Air fryer pavlova, slow cooker bread, pie maker pancakes: One man's quest to attempt 10 TikTok cooking hacks in a day

Microwaved parmesan crisps are a revelation.
Microwaved parmesan crisps are a revelation. Photo: Katrina Meynink

Siri, show me the world's best modern cooking hacks.

Ask and you shall receive, in spades.

Once upon a time, recipes and cooking tips were handed down generation to generation, grandma's spidery handwriting revealing the secrets and miracles of her culinary wisdom just as her grandmother had passed them down before her.

But in the digital age it's all cooking tips, all the time; cooking is non gender-specific (in future, grandpas will pass down their TikToks); and we don't call them tips any more. They're called hacks, and social media platforms are groaning under the weight of them.

Such is the global popularity of weird and wonderful kitchen adventures that last year there were reports of viral TikTok recipes contributing to food supply problems for some in-demand ingredients.

"How TikTok is teaching a generation of people about food," said a CNN headline, above a story that reported: "TikTok is literally shaping culture. And … that includes the way we eat."

Amateur cook and kitchen gadget enthusiast Neil McMahon.
Amateur cook and kitchen gadget enthusiast Neil McMahon.  

It's not just TikTok, of course. Facebook, Instagram and Twitter are also clogged with amateur cooks sharing hacks that leave you itching to try them – even when they sound ridiculous on the face of it.

Indeed, the more ridiculous they sound the more tempting it can be to try your luck. (Indeed, there is a sub-genre of cooking hack videos, in which amateur cooks check whether other amateur cooks are making things up for clicks.)

Your reporter is an avid amateur cook, a collector of kitchen gadgetry and a keen consumer of "cooking hack" videos, which he has been known to watch for hours on end. But for this experiment, I decided to be practical — there were no attempts at some of the stomach-churning cooking experiments often seen online.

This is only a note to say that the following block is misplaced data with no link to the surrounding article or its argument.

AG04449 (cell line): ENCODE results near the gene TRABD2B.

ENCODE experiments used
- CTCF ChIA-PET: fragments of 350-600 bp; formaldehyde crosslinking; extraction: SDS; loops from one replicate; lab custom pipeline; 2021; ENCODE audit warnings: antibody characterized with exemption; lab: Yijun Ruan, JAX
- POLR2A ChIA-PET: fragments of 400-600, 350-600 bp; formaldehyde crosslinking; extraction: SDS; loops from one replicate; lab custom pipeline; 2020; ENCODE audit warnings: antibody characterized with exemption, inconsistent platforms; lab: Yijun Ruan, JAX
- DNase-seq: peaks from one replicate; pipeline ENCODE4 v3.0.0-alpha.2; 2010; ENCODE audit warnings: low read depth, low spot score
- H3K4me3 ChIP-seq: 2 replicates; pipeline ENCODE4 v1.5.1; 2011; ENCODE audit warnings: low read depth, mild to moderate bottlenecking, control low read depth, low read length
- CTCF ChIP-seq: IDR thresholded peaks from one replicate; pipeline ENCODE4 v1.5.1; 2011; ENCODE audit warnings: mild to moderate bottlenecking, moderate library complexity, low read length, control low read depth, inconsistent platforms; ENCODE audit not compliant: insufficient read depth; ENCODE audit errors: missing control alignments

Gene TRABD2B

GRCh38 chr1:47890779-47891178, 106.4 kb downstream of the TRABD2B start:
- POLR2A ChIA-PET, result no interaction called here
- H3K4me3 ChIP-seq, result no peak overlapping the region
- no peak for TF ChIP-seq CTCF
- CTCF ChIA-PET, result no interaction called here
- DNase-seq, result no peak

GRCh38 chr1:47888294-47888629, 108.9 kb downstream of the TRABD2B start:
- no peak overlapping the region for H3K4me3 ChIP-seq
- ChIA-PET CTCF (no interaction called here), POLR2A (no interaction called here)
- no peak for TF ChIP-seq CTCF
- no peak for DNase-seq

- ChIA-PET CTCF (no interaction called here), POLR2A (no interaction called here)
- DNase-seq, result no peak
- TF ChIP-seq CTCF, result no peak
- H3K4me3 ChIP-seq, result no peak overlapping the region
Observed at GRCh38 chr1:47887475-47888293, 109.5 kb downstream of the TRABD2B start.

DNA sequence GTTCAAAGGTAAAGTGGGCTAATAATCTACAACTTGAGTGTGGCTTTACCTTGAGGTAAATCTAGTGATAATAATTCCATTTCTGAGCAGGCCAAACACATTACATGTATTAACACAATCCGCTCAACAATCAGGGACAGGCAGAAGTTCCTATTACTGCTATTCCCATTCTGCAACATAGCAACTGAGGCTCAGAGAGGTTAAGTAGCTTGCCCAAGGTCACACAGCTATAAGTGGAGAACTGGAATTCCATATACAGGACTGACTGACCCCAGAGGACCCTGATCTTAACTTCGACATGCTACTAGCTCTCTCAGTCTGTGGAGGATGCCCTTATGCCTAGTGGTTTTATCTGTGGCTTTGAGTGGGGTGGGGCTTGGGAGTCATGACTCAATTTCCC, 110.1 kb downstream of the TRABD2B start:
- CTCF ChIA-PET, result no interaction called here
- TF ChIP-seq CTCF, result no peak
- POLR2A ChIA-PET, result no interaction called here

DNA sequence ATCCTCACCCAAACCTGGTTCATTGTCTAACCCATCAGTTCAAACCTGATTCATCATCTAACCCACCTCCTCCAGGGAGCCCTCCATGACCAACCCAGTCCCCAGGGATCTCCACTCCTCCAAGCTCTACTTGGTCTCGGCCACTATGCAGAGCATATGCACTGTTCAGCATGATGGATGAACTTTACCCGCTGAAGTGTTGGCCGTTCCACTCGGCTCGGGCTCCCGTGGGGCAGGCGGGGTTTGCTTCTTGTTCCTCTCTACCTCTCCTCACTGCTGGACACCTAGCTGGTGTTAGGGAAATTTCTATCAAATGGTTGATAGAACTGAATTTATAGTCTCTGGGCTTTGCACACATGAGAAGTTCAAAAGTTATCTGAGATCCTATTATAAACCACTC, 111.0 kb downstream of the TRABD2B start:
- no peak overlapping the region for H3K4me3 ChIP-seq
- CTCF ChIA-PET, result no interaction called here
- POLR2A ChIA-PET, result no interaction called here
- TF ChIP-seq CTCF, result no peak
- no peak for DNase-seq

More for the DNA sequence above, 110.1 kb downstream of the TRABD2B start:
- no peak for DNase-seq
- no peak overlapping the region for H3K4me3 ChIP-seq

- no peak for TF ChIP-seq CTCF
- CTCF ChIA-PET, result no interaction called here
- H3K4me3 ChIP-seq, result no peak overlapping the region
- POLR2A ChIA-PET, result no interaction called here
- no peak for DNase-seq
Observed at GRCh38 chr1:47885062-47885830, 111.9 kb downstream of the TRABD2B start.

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Instead, the aim was to use kitchen appliances – the air fryer, the pie maker, the slow cooker and the microwave – to make things that I would actually want to eat, and that held a reasonable promise of success. My list was assembled with the aim of producing a table of food in the quickest and – crucially – most unusual way possible.

Here it is:

  • A loaf of bread made in a slow cooker
  • Hard-boiled eggs made in an air fryer
  • Parmesan chips (cooked in a microwave) to accompany a wheel of baked camembert (cooked in an air fryer)
  • Chinese restaurant-style crispy chicken and crispy vegies made in an air fryer
  • Pancakes made in a pie maker
  • Cinnamon scrolls made in a slow cooker
  • Mini cheesecakes made in a microwave
  • And leaving the best 'til last: a pavlova cooked in an air fryer

Handed the above menu and told to knock it all together in an afternoon, many amateur cooks would find it challenging and some would think it impossible. But I did it – admittedly not all in one go, but it came to about two-and-a-half hours at the bench, and that includes cleaning up as I went.

Siri, start the clock...

Air fryer hard-boiled eggs, slow cooker bread and a wheel of camembert cooked in the air fryer.

Clockwise from top right: Air-fried hard-boiled eggs, a wheel of camembert cooked in an air fryer and bread baked in a slow cooker. Photo: Neil McMahon

The two most intimidating dishes were actually the easiest.

The bread dough doesn't require kneading, so it was knocked together in 15 minutes. (The time was in proofing the dough, eight hours overnight, and two hours in the slow cooker.)

The pav took 15 minutes to make and 45 minutes to cook, and it emerged from the air fryer a miracle of perfect shape and texture. Sacrilege? Yes, but worth it.

The cheesecakes took less than half an hour: 20 minutes for the crust and filling, two minutes in the microwave, then chilled. Yep, they worked.

Now for the snacks: air fryer eggs (14 minutes for hard-boiled) were spot on, and the cheese wheel was throw-and-go for about eight minutes while the air fryer did its thing.

The revelation of microwave parmesan chips is one I'll be returning to. They are simply little mounds of parmesan grated on a sheet of baking paper and zapped for a minute or two. Crispy and crunchy, and no, it doesn't make sense to me either.

The slow-cooker cinnamon scrolls (20 minutes prep, 90 minutes baking) were messy to make (kids would love it) but soft and sweet, as were the pie maker pancakes (use the premix stuff, cook for five minutes, flip once, smother in something. Eat.).

The main course – crispy chicken and vegies – involved 10 minutes prep and 25 minutes in the air fryer, with no oil and barely any mess. The soy chicken, based on one of the most popular of all TikTok videos (below), was a winner.

The conclusion? Hacks work, but choose wisely. And if anyone sneers at your pavlova from the air fryer, pay them no mind. They don't have to eat it.

Siri, stop the clock. We're stuffed.